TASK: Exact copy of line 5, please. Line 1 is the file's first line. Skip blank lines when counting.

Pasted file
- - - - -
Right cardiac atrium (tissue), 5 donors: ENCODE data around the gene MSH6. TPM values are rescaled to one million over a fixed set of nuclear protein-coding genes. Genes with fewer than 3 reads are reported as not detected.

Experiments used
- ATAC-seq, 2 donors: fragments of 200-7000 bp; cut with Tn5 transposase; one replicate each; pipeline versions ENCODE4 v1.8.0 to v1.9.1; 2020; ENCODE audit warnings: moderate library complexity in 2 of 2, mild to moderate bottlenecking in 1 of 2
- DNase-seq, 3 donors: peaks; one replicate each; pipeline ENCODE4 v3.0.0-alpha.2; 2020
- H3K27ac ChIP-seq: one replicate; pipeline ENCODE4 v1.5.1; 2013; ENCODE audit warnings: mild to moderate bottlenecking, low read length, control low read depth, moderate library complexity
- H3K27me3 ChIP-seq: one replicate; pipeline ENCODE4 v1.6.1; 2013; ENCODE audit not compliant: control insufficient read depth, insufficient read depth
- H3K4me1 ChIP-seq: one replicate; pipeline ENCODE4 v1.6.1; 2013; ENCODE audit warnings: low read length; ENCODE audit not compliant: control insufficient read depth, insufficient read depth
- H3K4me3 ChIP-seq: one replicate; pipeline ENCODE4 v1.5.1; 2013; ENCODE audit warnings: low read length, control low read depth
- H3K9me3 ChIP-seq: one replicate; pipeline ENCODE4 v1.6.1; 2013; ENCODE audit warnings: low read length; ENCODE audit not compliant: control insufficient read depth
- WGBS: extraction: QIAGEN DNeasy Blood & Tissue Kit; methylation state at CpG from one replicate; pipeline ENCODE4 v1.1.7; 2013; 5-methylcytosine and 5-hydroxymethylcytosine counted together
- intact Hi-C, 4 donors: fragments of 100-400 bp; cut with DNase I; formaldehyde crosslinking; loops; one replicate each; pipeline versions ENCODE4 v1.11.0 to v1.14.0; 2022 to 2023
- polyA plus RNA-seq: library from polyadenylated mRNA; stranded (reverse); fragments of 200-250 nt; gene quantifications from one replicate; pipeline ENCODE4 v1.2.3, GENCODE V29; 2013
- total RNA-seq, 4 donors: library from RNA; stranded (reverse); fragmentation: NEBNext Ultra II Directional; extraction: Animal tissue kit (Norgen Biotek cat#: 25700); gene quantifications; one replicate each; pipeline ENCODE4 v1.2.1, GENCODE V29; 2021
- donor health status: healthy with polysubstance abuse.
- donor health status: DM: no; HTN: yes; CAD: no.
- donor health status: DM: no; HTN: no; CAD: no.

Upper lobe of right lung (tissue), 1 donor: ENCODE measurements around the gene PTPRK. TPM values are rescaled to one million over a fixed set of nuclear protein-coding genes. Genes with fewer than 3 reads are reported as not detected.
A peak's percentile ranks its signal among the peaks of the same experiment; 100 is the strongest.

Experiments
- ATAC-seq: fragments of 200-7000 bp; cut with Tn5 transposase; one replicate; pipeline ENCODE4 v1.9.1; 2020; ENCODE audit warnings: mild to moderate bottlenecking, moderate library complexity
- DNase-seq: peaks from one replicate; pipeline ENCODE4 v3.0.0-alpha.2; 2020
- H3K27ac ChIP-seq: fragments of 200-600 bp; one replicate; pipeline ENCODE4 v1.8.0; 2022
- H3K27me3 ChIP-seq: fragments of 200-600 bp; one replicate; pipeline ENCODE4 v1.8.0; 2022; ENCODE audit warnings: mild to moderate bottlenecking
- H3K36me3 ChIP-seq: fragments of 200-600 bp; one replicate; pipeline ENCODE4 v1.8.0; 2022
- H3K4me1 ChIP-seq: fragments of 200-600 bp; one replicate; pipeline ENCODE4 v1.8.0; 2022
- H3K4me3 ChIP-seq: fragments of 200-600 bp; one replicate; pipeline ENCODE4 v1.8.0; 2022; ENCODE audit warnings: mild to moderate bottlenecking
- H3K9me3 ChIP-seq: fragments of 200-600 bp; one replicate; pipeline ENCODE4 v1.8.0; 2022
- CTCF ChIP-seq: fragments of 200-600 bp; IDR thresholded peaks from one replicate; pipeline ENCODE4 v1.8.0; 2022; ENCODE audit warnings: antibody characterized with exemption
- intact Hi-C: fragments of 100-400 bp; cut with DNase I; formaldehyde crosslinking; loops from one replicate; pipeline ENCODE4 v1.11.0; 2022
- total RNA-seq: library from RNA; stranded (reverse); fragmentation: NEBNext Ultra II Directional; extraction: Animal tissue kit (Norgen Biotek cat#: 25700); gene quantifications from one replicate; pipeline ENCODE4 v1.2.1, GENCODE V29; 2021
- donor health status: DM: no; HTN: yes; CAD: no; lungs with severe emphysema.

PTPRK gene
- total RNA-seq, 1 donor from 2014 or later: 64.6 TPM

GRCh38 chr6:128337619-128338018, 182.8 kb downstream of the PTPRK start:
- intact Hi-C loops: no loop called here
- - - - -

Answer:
- H3K27ac ChIP-seq: one replicate; pipeline ENCODE4 v1.5.1; 2013; ENCODE audit warnings: mild to moderate bottlenecking, low read length, control low read depth, moderate library complexity